Endovascular Aneurysm Repair

Endovascular Aneurysm Repair

Causes of Aortic Aneurysms

Under normal circumstances, the aortic wall is extremely stretchy. It can stretch and then shrink back as required to adjust to blood flow. The following medical conditions can lead to aortic wall weakening:

  • High blood pressure
  • Atherosclerosis
  • Aging (natural wear and tear of blood vessels)

Aneurysm Symptoms

Nearly all aortic aneurysms do not produce symptoms. Usually a doctor discovers them when conducting exams or tests done for other reasons. Individuals who have symptoms complain of pain and discomfort in the chest, belly, or back. These symptoms may come and go or stay constant.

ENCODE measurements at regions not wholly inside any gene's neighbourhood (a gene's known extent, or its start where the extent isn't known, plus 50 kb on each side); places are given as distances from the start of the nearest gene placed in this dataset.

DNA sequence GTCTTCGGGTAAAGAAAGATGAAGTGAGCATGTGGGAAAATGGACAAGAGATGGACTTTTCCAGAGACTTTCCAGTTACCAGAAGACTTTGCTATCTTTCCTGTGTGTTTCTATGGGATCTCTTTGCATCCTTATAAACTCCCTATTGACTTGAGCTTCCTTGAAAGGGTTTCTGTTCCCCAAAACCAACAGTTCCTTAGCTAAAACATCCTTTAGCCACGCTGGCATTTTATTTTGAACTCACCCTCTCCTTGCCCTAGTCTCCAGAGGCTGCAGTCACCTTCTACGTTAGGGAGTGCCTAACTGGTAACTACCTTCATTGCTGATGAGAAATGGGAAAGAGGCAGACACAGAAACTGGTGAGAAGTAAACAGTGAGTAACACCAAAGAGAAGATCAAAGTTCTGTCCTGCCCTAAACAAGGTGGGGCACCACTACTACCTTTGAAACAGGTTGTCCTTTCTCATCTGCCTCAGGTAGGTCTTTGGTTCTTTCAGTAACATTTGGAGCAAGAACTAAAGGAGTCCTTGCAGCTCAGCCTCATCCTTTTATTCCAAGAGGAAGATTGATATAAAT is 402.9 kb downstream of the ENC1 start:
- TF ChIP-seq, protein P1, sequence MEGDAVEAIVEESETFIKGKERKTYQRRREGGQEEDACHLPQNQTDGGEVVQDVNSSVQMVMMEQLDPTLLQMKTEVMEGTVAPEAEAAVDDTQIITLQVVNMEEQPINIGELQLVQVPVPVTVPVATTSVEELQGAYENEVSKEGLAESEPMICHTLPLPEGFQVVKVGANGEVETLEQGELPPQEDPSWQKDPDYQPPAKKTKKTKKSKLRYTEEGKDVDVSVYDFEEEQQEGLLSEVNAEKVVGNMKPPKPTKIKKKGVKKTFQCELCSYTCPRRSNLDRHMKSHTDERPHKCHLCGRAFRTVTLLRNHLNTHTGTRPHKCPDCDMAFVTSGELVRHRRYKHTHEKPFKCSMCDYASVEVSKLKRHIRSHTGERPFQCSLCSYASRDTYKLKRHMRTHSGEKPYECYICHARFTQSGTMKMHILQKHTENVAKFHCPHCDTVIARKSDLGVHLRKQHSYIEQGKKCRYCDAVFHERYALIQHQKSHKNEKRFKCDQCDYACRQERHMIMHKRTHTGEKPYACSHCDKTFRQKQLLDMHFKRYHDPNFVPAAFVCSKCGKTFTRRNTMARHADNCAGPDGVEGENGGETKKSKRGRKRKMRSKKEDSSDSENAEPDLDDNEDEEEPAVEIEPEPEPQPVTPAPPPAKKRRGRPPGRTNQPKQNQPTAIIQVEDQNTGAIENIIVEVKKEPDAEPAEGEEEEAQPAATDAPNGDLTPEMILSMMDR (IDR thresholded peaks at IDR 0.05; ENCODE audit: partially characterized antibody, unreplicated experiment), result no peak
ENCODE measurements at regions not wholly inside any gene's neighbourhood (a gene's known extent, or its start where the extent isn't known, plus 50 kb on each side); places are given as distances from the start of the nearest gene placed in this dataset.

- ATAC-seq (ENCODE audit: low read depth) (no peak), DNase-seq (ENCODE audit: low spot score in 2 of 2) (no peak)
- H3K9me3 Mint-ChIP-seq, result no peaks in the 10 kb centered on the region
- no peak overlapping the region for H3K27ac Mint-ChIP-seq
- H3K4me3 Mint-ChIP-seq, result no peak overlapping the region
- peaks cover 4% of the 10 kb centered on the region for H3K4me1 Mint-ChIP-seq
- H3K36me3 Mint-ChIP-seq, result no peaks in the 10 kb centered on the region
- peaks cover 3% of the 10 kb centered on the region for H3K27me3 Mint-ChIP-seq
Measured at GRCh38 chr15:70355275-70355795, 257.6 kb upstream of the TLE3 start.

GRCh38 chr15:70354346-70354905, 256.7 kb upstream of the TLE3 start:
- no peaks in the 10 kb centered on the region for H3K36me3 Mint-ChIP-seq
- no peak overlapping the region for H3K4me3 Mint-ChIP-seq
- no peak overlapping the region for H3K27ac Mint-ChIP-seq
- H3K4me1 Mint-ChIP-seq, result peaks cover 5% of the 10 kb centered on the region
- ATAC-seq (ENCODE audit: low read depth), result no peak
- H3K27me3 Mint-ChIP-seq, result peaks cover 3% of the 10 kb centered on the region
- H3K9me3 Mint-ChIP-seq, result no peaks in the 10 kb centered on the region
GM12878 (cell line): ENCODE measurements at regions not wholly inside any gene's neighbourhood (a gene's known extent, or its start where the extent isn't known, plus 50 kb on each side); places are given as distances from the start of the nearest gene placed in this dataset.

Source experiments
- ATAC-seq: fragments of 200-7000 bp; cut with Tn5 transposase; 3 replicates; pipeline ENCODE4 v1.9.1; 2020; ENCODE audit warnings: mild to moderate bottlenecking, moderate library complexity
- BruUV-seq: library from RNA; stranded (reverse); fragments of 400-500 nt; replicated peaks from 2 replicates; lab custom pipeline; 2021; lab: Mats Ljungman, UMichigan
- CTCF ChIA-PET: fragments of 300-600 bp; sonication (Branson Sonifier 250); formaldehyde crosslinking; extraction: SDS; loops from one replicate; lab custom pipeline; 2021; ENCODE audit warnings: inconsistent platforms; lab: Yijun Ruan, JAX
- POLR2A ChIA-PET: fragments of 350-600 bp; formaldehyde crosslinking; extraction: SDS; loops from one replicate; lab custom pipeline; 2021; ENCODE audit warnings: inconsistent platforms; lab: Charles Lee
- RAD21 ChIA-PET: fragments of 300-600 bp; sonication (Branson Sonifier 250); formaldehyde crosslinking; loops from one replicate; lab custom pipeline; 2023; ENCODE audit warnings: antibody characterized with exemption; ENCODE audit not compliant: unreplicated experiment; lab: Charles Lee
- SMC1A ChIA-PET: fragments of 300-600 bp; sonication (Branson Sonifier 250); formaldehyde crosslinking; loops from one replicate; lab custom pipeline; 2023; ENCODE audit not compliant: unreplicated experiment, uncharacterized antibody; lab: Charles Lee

Overtime, the aneurysm can rupture and lead to severe bleeding and pain. A person can die within minutes to hours.

Another problem arising from an aortic aneurysm is blood clots. Usually blood flow slows in the aneurysm leading to clot formation. If the blood clot in the chest area travels to the brain and blocks an artery, it can cause a stroke. Blood clots forming in the belly area can block blood flow to the legs.

Risk Factors

The top risk factors for an aortic aneurysm are:

  • 65 year old and above
  • Male
  • A smoker
  • High blood pressure
  • Family history